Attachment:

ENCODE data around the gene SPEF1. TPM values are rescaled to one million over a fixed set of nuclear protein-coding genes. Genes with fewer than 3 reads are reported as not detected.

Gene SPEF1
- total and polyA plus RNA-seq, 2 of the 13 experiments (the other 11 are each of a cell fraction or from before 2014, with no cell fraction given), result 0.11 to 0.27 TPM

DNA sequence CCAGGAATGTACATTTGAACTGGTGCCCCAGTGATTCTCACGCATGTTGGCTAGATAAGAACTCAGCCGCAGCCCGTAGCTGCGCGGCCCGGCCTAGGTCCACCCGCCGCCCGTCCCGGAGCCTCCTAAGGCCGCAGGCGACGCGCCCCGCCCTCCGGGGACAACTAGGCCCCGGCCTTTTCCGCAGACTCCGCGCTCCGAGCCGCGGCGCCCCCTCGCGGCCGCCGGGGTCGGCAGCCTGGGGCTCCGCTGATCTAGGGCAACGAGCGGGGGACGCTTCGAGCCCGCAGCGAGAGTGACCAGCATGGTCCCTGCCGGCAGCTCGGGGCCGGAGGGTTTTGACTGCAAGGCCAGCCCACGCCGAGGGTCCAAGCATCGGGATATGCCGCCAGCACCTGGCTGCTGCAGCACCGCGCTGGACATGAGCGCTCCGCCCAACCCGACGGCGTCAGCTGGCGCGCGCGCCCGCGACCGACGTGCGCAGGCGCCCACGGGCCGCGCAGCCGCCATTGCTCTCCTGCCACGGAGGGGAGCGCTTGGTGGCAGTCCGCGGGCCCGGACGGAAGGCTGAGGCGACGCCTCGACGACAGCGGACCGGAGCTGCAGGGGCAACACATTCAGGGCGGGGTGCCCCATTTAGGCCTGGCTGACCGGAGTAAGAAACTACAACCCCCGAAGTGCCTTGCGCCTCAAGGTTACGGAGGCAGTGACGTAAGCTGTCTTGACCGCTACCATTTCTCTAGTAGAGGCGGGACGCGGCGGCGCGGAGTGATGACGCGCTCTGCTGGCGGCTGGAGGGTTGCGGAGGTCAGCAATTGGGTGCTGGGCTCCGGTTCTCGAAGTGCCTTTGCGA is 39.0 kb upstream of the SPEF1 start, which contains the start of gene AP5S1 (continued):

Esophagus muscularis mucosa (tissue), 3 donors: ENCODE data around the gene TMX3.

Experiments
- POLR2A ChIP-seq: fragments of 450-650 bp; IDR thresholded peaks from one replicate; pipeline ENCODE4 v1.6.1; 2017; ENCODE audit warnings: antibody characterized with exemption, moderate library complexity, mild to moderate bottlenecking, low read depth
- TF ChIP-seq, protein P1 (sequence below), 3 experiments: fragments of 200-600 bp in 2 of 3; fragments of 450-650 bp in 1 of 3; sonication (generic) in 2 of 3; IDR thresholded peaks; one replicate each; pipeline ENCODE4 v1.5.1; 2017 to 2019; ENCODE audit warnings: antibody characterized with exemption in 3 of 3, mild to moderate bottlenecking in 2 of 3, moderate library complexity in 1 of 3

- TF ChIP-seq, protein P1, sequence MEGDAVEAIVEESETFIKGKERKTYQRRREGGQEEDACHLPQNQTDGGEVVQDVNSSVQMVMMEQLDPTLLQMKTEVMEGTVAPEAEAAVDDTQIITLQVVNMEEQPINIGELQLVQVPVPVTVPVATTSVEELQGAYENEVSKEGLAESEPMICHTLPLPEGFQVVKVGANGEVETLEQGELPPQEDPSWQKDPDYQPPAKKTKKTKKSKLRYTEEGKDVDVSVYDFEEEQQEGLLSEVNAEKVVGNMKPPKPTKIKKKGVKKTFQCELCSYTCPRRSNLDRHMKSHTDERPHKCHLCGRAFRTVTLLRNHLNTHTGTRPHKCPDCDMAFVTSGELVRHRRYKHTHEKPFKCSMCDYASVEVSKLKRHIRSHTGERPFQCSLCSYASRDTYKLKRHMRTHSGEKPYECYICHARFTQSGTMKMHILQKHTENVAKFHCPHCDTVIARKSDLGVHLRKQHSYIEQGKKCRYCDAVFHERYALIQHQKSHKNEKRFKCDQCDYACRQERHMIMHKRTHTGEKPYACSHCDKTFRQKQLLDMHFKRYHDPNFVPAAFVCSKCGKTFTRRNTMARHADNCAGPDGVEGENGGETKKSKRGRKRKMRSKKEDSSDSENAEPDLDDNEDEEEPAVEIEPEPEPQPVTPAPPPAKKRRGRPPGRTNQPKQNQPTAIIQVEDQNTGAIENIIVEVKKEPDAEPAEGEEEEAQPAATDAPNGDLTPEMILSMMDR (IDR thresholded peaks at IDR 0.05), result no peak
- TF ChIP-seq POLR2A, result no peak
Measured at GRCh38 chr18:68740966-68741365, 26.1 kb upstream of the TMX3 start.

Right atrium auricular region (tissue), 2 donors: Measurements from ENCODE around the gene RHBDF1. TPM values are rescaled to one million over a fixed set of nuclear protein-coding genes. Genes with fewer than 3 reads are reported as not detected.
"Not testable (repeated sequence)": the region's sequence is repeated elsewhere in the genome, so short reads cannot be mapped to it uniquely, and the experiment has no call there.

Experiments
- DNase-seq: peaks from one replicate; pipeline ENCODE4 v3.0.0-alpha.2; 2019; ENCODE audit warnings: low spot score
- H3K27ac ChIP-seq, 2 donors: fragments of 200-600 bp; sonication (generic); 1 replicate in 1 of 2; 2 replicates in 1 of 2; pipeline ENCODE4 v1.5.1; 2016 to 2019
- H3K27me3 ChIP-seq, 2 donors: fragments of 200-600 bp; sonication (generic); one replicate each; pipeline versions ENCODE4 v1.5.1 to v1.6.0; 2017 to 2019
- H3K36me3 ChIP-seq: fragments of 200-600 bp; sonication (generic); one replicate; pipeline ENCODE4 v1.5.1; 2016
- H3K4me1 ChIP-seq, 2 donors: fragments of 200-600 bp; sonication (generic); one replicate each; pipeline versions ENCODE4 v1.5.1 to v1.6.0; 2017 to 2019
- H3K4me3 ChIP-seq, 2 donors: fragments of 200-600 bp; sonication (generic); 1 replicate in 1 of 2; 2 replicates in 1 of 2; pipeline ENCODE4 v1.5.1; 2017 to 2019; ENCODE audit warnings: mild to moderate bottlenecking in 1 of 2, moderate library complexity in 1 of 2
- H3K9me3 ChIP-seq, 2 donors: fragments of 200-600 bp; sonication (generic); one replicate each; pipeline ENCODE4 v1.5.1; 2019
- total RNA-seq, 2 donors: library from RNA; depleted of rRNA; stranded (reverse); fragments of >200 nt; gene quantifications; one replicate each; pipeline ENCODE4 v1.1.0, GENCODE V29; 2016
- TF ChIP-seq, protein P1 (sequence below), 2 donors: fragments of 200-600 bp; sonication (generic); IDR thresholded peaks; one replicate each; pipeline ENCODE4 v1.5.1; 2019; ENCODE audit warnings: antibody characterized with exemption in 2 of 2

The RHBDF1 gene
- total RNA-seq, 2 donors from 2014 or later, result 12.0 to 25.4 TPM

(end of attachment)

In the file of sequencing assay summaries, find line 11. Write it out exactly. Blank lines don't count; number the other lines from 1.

Measured at GRCh38 chr18:68740966-68741365, 26.1 kb upstream of the TMX3 start.